5 Criteria and procedures .........................................................................................625.1 Ecological networks in Europe ...................................................................625.2 Implementation of ecological corridors and buffer zones ...............................645.3 Procedural guidelines..................................................................................665.4 Planning challenges.....................................................................................68

    6 References...............................................................................................................73

    Annex 1...............................................................................................................................76

    Annex 2...............................................................................................................................77

  • Ecological corridors and buffer zones 4

  • Ecological corridors and buffer zones 5

    1 Report of the Working Group

    1.1 Introduction

    This report is the product of a joint effort of the network members of the ECNC on arequest of the European Environmental Agency to the European Topic Centre for NatureConservation (ETC/NC). The aim of this project is to develop criteria for identification ofecological corridors and buffer zones in support to national activities implementing Natura2000 network. Definitions must be valid and applicable in all European regions andsubregions in ecological context and all countries. This means that Pan-European definitionsand criteria should be developed. It is not possible to cover all Europe within the timeavailable for the project. So it has been decided to emphazise the European Union but alsoto include active participation from Central Europe. The steps in the project have been:1 Preparation of a discussion document to guide an international workshop on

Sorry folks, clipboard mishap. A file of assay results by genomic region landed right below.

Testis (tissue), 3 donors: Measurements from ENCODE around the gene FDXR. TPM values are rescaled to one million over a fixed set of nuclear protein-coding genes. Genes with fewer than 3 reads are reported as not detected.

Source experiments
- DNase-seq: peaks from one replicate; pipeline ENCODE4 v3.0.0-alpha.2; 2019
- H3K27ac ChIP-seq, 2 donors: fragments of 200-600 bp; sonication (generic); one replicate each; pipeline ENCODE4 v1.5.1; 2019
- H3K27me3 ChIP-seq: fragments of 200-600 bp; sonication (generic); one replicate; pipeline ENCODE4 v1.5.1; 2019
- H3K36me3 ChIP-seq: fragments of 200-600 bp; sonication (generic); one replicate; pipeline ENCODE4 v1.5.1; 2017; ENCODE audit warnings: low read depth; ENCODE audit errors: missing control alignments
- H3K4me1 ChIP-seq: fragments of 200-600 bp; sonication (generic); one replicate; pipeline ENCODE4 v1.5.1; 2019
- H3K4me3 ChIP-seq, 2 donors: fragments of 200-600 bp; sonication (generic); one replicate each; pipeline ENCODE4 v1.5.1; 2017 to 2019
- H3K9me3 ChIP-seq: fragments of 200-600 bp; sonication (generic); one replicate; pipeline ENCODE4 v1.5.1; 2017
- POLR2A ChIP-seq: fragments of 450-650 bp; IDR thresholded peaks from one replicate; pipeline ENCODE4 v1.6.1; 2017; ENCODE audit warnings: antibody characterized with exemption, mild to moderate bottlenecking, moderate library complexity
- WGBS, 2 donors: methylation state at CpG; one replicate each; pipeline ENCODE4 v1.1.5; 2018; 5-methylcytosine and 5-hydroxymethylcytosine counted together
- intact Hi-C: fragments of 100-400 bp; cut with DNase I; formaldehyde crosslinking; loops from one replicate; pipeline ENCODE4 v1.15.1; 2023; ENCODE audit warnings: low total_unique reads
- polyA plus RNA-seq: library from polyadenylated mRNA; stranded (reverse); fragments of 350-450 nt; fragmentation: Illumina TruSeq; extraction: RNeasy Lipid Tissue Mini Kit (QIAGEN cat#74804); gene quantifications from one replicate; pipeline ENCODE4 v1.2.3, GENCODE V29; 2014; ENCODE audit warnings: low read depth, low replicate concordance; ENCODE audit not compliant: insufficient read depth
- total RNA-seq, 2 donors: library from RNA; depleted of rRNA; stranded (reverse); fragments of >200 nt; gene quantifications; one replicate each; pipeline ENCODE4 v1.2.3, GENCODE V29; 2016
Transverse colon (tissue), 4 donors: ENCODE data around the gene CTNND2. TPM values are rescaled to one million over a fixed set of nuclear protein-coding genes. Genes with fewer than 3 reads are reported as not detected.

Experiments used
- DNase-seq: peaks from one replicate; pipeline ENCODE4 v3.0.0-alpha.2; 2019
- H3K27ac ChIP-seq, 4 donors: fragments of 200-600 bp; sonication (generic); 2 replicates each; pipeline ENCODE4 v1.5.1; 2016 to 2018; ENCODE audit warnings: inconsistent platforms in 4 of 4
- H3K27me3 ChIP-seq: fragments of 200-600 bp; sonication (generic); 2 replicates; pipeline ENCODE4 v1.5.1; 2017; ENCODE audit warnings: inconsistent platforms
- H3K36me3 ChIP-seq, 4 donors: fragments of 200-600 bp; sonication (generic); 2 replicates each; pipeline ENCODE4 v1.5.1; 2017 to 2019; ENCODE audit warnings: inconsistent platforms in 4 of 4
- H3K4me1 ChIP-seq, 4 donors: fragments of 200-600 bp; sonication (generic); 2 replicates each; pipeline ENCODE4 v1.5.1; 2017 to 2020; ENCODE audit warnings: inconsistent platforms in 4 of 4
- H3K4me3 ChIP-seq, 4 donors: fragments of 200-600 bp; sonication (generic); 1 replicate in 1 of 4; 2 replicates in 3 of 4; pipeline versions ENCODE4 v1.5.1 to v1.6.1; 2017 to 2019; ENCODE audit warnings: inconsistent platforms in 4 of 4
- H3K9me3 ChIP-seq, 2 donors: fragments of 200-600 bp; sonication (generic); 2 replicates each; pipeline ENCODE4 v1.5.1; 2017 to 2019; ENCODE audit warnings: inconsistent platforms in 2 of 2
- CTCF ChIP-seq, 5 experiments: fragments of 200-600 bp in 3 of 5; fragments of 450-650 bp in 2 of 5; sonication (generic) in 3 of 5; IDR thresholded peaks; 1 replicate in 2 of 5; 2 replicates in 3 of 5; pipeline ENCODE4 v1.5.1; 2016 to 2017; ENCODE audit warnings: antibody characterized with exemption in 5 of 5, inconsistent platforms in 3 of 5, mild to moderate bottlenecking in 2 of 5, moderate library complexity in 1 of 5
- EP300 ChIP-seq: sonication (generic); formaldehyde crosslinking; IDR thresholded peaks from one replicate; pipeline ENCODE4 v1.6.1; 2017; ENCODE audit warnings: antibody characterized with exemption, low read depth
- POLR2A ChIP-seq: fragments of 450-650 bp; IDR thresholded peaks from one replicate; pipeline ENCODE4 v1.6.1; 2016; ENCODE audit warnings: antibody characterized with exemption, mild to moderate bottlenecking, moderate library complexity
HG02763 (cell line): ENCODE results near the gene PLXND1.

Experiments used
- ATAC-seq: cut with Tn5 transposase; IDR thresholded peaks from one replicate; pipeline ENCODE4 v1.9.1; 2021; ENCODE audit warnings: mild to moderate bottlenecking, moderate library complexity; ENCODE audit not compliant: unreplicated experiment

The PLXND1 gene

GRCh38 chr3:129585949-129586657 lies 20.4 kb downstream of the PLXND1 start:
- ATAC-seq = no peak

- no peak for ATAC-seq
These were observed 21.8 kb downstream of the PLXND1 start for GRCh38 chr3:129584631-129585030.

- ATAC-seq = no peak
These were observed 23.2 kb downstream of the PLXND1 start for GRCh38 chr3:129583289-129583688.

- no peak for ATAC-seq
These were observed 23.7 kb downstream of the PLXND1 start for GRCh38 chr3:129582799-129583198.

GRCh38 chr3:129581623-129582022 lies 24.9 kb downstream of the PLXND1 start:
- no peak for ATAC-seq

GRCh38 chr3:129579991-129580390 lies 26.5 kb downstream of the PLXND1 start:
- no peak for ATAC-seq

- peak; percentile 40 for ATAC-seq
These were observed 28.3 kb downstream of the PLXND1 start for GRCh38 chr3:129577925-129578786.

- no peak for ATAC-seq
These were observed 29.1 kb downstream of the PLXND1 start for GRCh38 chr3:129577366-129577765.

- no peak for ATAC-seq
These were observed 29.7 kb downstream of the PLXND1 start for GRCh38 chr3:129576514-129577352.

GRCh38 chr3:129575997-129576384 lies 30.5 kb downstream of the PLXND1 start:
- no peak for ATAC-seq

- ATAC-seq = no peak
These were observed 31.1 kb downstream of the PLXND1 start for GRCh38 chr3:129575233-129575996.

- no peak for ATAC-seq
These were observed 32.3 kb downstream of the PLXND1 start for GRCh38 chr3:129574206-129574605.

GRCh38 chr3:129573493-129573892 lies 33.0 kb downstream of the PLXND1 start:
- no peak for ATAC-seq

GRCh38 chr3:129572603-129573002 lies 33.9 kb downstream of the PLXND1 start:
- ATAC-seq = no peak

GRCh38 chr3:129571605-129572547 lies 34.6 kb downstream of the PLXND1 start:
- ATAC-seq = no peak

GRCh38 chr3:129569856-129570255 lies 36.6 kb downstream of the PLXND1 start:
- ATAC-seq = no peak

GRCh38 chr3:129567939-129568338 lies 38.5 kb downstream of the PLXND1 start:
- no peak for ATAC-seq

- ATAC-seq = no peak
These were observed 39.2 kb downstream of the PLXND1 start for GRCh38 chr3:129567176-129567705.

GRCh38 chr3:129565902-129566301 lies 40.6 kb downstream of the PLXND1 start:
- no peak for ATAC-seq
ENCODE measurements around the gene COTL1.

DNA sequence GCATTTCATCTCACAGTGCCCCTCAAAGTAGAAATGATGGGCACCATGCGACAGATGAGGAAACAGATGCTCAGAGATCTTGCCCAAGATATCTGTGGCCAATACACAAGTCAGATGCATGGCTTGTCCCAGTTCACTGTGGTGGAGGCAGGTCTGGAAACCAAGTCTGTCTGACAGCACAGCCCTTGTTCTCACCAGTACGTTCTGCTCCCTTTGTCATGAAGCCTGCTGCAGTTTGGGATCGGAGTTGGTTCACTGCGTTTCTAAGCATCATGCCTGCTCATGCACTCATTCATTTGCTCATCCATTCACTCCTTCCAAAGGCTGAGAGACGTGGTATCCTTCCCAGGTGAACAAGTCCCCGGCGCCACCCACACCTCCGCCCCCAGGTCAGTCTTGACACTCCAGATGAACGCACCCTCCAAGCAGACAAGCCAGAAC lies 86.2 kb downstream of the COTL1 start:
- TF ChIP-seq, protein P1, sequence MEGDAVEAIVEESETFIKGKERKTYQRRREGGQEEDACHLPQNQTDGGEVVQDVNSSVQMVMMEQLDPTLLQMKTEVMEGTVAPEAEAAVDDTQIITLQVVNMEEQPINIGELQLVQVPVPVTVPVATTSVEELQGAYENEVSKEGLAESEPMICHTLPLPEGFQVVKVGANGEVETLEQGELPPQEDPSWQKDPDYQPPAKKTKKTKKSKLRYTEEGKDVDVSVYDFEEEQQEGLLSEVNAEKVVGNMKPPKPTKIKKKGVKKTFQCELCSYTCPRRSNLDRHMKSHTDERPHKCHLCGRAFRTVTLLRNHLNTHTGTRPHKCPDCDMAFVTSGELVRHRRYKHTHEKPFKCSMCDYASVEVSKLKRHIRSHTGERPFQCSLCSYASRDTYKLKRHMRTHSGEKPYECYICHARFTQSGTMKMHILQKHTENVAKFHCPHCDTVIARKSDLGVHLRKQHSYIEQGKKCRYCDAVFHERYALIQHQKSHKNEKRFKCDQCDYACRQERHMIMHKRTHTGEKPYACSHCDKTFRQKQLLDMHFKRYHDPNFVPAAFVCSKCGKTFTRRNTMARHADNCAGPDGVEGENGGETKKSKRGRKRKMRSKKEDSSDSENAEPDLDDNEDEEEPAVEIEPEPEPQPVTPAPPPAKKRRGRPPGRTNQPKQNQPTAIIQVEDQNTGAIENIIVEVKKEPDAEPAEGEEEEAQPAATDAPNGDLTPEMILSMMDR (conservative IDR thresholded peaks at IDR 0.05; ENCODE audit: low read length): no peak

ecological corridors and buffer zones on the potential role and expected results ofconcepts on ecological corridors and buffer zones in the context of national andinternational nature conservation policies based on existing practical experience onecological corridors and buffer zones designation in relation with the concernedprotected area systems.

    2 In a preliminary meeting a proposal has been made on coherent and widely validdefinitions of ecological corridors and/or buffer zones at the European level. In thispreliminary meeting it has been concluded that criteria are difficult to assess nowbecause of the early phase of international cooperation. However, procedures fordecision making and planning could be proposed.

    3 An international workshop on ecological corridors and buffer zones has been heldat the Centro de Investigaciones de Espacios Naturales Fernando GonzlesBernldez in Soto del Real (Spain) to discuss the discussion document and to findan agreement on:definitions to be used at European level for ecological corridors and buffer zonesconcepts,practical and applicable procedures and criteria for identifying, if appropriate,ecological corridors and buffer zones by the different European countries.

    This report is the result of the workshop in Soto del Real and it reflects the status ofknowledge at this moment.

    The fundamental assumption of this document is that Natura 2000 sites are representativesamples of Europe's biodiversity. Species, their biological characteristics and ecologicalprocesses within the sites have to be subjects of protection and management in order toform a stable ecological network according to the previsions of the Habitats Directive.

    1.2 The project team and the work process

    The project team consists of laboratories that work in this field and that representEurope's geographical diversity:

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    * The Centro Fernando Gonzalez Bernaldez (CIFGB) in Soto del Real, Spain;* The Biodiversity Conservation Laboratory (BCL) of the University of the Aegean

    in Mytilene, Lesbos, Greece;* The Winand Staring Centre, (WSC) of the Dutch Directorate of Agricultural

    Research, Wageningen, The Netherlands;* The Unesco chair on nature conservation awareness of Bansk Stiavnica, Slovakia;* The secretariat of the European Centre for Nature Conservation (ECNC),

    Tilburg,The Netherlands, that is responsible for coordination and the final editing.In the course of the process active support has been given also by English Nature thatcarried out a long term literature research to ecological corridors. They participatedactively in the process and substantially contributed to this report.

    The first phase was a description of the potential role of buffer zones and corridors in thecontext of national and international nature conservation policies. We interprete this as adescription of the ecological role of buffer zones and corridors (their function and theirimportance) in relation to national